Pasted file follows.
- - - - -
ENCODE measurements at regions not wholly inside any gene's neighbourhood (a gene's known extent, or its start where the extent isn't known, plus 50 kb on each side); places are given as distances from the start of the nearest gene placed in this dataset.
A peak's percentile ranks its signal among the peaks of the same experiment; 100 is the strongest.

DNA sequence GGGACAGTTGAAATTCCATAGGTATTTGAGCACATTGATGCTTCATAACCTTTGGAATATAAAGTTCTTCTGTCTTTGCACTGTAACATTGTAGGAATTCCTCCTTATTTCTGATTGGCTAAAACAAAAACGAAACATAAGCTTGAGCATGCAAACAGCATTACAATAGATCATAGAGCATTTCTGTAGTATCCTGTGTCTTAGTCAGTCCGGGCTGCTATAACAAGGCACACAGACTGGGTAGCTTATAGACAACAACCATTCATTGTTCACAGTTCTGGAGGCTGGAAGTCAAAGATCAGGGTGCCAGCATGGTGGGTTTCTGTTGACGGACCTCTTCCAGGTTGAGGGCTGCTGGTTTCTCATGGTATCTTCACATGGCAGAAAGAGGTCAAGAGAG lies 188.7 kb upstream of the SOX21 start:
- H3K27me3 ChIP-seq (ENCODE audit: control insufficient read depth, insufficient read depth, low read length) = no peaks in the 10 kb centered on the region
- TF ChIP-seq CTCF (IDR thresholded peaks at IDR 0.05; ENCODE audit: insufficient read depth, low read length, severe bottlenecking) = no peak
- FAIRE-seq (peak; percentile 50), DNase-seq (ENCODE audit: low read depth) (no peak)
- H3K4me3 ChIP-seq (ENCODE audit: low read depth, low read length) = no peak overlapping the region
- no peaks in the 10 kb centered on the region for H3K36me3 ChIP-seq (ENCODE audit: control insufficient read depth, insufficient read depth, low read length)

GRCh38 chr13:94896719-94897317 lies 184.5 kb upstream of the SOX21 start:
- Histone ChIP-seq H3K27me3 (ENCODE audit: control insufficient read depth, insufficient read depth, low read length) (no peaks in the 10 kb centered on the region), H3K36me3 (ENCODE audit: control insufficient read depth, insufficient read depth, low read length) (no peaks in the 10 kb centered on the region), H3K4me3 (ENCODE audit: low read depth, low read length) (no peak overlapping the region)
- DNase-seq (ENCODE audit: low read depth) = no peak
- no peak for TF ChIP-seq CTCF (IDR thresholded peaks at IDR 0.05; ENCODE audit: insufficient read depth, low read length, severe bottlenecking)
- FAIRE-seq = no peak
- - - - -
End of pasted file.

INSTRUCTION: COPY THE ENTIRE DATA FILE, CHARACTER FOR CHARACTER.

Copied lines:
ENCODE measurements at regions not wholly inside any gene's neighbourhood (a gene's known extent, or its start where the extent isn't known, plus 50 kb on each side); places are given as distances from the start of the nearest gene placed in this dataset.
A peak's percentile ranks its signal among the peaks of the same experiment; 100 is the strongest.

DNA sequence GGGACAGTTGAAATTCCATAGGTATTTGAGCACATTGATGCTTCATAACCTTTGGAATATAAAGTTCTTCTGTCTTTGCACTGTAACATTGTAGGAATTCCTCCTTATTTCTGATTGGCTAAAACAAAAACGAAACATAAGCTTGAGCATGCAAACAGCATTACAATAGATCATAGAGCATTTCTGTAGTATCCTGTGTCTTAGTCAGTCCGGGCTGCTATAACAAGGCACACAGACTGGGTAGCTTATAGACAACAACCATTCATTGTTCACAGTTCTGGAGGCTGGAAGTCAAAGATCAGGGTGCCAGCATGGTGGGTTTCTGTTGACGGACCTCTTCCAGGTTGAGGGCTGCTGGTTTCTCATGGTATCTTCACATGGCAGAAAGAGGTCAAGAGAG lies 188.7 kb upstream of the SOX21 start:
- H3K27me3 ChIP-seq (ENCODE audit: control insufficient read depth, insufficient read depth, low read length) = no peaks in the 10 kb centered on the region
- TF ChIP-seq CTCF (IDR thresholded peaks at IDR 0.05; ENCODE audit: insufficient read depth, low read length, severe bottlenecking) = no peak
- FAIRE-seq (peak; percentile 50), DNase-seq (ENCODE audit: low read depth) (no peak)
- H3K4me3 ChIP-seq (ENCODE audit: low read depth, low read length) = no peak overlapping the region
- no peaks in the 10 kb centered on the region for H3K36me3 ChIP-seq (ENCODE audit: control insufficient read depth, insufficient read depth, low read length)

GRCh38 chr13:94896719-94897317 lies 184.5 kb upstream of the SOX21 start:
- Histone ChIP-seq H3K27me3 (ENCODE audit: control insufficient read depth, insufficient read depth, low read length) (no peaks in the 10 kb centered on the region), H3K36me3 (ENCODE audit: control insufficient read depth, insufficient read depth, low read length) (no peaks in the 10 kb centered on the region), H3K4me3 (ENCODE audit: low read depth, low read length) (no peak overlapping the region)
- DNase-seq (ENCODE audit: low read depth) = no peak
- no peak for TF ChIP-seq CTCF (IDR thresholded peaks at IDR 0.05; ENCODE audit: insufficient read depth, low read length, severe bottlenecking)
- FAIRE-seq = no peak